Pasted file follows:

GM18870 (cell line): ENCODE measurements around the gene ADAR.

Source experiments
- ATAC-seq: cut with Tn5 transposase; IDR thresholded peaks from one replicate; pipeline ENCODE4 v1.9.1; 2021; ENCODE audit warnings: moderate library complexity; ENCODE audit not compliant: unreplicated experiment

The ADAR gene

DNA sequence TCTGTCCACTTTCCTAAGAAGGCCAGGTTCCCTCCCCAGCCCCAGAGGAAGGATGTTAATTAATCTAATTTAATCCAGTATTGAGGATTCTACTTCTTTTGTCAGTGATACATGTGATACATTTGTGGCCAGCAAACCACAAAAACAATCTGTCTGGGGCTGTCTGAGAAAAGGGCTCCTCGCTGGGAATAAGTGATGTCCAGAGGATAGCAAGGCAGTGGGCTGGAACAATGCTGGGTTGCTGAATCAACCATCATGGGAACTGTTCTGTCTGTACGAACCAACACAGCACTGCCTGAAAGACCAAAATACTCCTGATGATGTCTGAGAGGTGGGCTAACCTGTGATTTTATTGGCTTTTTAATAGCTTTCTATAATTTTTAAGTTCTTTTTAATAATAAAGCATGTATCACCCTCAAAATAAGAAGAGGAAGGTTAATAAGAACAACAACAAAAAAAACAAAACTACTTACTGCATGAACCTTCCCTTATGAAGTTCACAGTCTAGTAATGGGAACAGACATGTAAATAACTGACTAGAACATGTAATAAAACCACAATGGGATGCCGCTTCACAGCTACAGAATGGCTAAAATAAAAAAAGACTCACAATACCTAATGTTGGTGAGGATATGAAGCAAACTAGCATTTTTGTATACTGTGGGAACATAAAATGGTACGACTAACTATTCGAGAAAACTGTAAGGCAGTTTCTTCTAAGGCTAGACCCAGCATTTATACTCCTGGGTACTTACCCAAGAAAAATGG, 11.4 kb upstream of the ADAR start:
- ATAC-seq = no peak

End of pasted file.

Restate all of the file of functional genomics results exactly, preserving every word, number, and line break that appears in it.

GM18870 (cell line): ENCODE measurements around the gene ADAR.

Source experiments
- ATAC-seq: cut with Tn5 transposase; IDR thresholded peaks from one replicate; pipeline ENCODE4 v1.9.1; 2021; ENCODE audit warnings: moderate library complexity; ENCODE audit not compliant: unreplicated experiment

The ADAR gene

DNA sequence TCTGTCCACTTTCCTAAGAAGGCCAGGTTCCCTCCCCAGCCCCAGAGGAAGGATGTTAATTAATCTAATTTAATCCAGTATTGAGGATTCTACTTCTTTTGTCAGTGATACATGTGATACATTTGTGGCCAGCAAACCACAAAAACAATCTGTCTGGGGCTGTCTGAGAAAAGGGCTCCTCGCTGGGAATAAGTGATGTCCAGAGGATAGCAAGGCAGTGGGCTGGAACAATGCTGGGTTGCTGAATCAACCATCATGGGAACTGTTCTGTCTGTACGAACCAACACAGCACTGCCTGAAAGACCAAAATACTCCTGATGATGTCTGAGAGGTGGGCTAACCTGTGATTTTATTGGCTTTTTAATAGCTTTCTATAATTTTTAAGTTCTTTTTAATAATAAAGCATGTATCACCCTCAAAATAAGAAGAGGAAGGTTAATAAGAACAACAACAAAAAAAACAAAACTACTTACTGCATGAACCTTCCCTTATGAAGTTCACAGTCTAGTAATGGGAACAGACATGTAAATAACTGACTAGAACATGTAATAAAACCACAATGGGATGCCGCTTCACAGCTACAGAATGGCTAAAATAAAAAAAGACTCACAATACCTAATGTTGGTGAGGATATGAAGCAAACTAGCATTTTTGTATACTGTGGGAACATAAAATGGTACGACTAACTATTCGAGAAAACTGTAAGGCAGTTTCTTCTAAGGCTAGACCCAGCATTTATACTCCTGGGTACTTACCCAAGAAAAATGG, 11.4 kb upstream of the ADAR start:
- ATAC-seq = no peak